Stephen Sondheim died yesterday, a mere nine years away from his centennial. I was never a "musical" guy growing up — I was the sort of young tiresome snob who claimed musicals were "unrealistic." I cringe to admit it. The first time I saw Company was on TV, maybe 2007 or 2008, in the early days of Netflix streaming; it was a recording of the 2006 revival with Raul Esparza. I watched it once (I was a little drunk at the time), and then found myself watching it again, and again, and again.
Perhaps it was the fact that I was around the same age as the Bobby character, and single, with no particular relationship prospects at the time, that I found the show emotionally overwhelming. To this day I can't listen to the soundtrack (which I adore) without tearing up multiple times throughout. Company accurately depicts the modern view of "marriage" (which at the time was not available to me, at least in a strictly legal sense) in all of its fragile limitations — its comforts and vexations, attractions and aversions.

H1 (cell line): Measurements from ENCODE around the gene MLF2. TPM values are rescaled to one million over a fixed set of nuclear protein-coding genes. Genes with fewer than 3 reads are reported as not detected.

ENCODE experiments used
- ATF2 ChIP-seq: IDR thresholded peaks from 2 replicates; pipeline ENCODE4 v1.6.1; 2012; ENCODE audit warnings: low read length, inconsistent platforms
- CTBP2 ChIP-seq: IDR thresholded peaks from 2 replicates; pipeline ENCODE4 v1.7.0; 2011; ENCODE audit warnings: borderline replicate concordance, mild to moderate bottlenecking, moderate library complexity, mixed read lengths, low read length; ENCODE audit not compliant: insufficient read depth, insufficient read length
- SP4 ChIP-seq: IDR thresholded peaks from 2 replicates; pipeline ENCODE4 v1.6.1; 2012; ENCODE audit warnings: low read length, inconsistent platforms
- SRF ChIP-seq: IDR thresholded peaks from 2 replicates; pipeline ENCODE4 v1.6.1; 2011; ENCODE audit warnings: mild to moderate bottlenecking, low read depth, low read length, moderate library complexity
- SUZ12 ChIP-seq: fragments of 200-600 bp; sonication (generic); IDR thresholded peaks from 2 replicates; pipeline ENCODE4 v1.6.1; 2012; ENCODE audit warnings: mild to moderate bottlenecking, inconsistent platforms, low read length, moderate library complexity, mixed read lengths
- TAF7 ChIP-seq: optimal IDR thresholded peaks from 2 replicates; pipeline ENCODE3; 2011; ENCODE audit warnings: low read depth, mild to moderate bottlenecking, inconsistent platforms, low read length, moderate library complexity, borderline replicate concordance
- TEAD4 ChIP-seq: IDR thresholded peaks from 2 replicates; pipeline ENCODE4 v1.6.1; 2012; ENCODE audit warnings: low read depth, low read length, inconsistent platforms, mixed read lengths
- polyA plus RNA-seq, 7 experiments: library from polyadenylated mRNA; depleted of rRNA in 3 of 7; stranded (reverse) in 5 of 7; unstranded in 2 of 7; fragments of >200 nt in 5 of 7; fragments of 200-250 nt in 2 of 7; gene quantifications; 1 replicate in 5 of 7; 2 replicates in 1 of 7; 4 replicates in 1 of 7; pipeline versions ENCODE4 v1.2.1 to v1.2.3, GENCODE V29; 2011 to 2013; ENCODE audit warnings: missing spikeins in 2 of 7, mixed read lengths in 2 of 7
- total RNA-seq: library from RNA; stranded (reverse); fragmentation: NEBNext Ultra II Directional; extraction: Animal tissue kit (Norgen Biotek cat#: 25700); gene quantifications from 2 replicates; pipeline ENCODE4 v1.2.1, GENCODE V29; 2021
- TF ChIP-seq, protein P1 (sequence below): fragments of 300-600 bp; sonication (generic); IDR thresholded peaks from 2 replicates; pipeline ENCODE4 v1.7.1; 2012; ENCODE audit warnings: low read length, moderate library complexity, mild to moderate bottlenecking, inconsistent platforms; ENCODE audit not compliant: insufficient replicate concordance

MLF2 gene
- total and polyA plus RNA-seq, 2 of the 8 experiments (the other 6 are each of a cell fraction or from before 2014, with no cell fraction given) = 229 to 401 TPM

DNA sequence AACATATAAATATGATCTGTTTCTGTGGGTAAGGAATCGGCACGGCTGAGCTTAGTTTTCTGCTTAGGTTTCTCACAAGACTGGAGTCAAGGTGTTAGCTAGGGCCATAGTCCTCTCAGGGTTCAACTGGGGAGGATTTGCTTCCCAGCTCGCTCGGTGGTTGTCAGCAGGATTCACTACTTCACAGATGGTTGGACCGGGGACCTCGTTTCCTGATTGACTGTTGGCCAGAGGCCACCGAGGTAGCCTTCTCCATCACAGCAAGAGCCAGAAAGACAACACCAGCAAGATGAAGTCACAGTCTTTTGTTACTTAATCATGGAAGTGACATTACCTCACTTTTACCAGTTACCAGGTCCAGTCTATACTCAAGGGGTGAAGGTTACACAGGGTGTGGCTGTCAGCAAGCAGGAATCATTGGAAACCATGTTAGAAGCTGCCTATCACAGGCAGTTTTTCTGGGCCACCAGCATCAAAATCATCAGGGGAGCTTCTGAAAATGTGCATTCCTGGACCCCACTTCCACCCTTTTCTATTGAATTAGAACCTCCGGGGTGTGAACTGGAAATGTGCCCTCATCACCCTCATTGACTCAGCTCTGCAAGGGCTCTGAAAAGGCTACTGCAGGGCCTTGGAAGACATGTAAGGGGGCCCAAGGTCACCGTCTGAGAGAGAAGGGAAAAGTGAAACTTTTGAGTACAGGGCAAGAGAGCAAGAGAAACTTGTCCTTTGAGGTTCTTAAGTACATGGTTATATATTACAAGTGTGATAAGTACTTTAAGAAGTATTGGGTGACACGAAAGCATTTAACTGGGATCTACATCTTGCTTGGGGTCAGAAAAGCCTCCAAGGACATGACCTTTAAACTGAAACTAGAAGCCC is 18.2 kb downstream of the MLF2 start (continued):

By that point in my life I had decided that "singleness" would probably remain my lot, and felt comfortable with it, but it's clear to me now that I retained at the time an unrealistic view of what constituted "marriage," legal or otherwise. Now, fourteen or so years later, I find myself in a completely different place, living a (very married) life I don't think I could have even imagined back then.
This morning, in Sondheim's memory, I was listening to the Company soundtrack for the first time in a few years, and found myself both chuckling and tearing up (I told you, it's a thing) when "Sorry/Grateful" played. Even though I remember being moved by the song when I first heard it, there's no possible way I could have actually understood it the same way that I do now:
Why look for answers
When none occur?
You'll always be what you always were,
Which has nothing to do with, all to do with her.
Sondheim's lyric nails the ambivalent state of being human, being alive — a reality of existence that I didn't understand when I was younger, and which I honestly don't understand any better now, but at least I've come to accept it. It's not an easy black-and-white existence, this life of ours, and though it is described in Sondheim's song in the context of relationships, it is quite simply the context of human lives in their entirety. We are always sorry, always grateful — always judged, always forgiven — always at the same time.